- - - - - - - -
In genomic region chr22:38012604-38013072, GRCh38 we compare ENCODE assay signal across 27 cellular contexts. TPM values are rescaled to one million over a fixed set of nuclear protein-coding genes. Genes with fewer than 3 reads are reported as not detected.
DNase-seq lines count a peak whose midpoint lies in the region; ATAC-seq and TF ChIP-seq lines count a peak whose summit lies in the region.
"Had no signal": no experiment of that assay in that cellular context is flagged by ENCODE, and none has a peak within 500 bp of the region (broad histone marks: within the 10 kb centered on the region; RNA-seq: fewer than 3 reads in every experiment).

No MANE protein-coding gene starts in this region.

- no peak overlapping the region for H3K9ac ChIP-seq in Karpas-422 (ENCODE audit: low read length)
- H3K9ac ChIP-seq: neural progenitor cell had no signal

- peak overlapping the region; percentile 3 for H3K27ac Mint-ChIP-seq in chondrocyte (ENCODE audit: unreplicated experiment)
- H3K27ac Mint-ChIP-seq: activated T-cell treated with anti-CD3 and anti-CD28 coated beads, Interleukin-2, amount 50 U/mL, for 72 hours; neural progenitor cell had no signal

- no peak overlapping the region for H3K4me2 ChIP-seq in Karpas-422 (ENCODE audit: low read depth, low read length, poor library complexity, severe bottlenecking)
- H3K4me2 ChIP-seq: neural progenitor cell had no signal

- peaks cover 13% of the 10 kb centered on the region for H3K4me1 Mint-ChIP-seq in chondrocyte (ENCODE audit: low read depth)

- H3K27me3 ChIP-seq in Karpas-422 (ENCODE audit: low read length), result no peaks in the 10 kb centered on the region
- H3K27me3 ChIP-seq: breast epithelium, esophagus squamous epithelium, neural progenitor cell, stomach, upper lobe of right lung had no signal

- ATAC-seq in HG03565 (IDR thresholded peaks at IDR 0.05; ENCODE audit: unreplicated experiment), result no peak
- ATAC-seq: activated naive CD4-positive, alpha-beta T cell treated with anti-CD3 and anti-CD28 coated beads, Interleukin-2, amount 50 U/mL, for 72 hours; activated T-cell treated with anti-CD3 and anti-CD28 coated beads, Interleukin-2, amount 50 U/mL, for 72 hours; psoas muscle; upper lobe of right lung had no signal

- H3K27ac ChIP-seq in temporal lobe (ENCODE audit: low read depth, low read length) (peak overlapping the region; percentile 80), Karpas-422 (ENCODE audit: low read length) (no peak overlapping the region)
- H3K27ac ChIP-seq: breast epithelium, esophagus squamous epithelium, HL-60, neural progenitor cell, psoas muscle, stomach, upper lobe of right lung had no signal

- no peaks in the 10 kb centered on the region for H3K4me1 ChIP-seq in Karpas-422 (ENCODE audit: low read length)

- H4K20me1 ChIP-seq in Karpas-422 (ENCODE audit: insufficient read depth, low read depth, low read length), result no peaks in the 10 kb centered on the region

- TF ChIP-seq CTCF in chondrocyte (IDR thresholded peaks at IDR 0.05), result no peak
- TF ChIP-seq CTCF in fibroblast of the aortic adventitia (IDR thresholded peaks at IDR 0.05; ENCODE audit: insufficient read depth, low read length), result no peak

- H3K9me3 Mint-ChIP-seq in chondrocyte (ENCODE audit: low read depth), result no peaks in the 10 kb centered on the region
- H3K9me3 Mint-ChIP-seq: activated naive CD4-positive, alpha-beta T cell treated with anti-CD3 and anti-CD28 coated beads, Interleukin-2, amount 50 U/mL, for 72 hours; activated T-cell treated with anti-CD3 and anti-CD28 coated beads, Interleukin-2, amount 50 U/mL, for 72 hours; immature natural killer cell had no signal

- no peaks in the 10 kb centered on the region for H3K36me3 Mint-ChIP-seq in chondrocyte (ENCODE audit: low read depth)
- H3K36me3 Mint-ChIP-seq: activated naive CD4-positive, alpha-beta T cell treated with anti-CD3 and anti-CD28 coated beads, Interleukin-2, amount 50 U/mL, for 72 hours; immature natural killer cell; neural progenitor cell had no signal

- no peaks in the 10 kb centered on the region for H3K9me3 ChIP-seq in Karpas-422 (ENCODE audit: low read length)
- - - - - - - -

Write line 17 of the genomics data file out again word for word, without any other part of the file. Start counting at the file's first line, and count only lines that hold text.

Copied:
- H3K27ac ChIP-seq: breast epithelium, esophagus squamous epithelium, HL-60, neural progenitor cell, psoas muscle, stomach, upper lobe of right lung had no signal